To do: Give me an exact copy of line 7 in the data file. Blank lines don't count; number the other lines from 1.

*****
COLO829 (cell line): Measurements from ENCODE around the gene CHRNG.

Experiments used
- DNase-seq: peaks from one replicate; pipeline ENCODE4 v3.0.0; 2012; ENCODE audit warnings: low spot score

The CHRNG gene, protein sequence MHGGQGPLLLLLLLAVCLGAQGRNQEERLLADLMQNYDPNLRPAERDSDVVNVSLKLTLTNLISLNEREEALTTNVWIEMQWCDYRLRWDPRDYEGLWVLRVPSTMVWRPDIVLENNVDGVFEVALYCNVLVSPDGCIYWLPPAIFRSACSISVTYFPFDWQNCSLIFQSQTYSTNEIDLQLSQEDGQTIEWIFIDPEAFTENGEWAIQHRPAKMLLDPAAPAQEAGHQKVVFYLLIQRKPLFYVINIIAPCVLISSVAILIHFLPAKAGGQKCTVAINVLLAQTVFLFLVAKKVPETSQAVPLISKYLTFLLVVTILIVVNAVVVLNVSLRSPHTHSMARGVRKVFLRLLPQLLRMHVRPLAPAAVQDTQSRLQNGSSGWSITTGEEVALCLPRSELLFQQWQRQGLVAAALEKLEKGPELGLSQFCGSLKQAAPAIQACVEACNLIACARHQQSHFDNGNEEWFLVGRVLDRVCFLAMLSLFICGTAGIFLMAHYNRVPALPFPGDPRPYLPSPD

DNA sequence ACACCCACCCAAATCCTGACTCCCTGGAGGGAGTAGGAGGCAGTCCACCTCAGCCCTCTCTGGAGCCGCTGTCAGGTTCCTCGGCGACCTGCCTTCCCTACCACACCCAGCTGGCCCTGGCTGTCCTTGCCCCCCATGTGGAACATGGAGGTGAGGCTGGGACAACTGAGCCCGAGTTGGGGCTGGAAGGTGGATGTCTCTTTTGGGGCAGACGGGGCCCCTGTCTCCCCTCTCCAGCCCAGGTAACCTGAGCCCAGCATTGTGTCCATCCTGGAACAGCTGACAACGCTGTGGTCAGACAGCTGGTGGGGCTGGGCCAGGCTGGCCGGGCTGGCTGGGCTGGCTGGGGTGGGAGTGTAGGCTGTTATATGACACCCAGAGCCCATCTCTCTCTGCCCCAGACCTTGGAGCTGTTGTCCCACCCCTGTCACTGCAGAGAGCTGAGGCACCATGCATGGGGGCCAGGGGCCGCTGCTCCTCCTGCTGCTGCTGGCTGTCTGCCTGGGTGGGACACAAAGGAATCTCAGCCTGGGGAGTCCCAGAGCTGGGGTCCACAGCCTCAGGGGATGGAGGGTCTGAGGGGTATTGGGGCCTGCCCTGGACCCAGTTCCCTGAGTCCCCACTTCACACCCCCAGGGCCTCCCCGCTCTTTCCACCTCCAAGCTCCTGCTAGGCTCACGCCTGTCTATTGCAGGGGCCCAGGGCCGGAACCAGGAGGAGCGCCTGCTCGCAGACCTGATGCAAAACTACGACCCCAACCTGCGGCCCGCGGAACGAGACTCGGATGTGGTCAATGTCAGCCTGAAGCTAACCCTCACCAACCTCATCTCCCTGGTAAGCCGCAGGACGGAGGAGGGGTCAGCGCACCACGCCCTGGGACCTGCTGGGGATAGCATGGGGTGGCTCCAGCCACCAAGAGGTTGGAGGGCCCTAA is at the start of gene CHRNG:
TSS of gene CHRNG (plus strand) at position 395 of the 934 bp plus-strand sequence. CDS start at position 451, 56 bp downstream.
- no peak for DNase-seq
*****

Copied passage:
- no peak for DNase-seq